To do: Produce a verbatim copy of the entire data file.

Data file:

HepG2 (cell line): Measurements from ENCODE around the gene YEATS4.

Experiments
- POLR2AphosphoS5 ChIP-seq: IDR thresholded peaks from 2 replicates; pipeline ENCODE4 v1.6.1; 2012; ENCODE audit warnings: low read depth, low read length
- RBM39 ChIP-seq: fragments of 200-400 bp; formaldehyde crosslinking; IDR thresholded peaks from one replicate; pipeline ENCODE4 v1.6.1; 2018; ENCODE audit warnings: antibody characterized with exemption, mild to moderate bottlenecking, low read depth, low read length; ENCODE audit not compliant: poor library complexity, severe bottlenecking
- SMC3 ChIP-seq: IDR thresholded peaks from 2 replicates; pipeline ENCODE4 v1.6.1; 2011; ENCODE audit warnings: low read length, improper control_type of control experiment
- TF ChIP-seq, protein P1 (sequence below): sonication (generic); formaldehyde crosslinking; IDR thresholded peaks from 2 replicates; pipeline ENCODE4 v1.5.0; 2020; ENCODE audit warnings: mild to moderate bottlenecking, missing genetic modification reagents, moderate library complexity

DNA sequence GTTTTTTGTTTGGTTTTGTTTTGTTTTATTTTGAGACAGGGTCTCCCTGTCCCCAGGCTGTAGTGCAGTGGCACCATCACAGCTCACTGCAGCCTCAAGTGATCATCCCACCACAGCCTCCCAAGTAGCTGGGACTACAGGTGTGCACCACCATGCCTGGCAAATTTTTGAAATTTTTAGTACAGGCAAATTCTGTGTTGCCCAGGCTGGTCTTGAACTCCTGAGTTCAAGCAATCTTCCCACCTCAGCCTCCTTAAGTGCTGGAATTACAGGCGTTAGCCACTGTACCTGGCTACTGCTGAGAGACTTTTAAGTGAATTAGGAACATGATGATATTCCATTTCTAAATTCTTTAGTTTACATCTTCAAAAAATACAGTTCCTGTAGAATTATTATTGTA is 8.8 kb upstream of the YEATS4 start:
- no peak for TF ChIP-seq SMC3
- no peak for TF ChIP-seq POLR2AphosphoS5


HepG2 (cell line): Measurements from ENCODE around the gene YEATS4.

Experiments
- POLR2AphosphoS5 ChIP-seq: IDR thresholded peaks from 2 replicates; pipeline ENCODE4 v1.6.1; 2012; ENCODE audit warnings: low read depth, low read length
- RBM39 ChIP-seq: fragments of 200-400 bp; formaldehyde crosslinking; IDR thresholded peaks from one replicate; pipeline ENCODE4 v1.6.1; 2018; ENCODE audit warnings: antibody characterized with exemption, mild to moderate bottlenecking, low read depth, low read length; ENCODE audit not compliant: poor library complexity, severe bottlenecking
- SMC3 ChIP-seq: IDR thresholded peaks from 2 replicates; pipeline ENCODE4 v1.6.1; 2011; ENCODE audit warnings: low read length, improper control_type of control experiment
- TF ChIP-seq, protein P1 (sequence below): sonication (generic); formaldehyde crosslinking; IDR thresholded peaks from 2 replicates; pipeline ENCODE4 v1.5.0; 2020; ENCODE audit warnings: mild to moderate bottlenecking, missing genetic modification reagents, moderate library complexity

DNA sequence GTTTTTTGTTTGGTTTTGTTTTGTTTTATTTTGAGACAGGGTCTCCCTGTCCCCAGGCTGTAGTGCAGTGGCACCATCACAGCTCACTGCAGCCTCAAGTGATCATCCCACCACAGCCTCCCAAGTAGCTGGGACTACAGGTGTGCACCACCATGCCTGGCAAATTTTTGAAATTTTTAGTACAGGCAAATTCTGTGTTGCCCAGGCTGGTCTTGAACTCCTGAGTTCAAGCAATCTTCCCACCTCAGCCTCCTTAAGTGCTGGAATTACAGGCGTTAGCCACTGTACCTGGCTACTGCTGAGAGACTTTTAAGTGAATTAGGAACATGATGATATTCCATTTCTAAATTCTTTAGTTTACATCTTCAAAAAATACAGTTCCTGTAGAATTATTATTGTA is 8.8 kb upstream of the YEATS4 start:
- no peak for TF ChIP-seq SMC3
- no peak for TF ChIP-seq POLR2AphosphoS5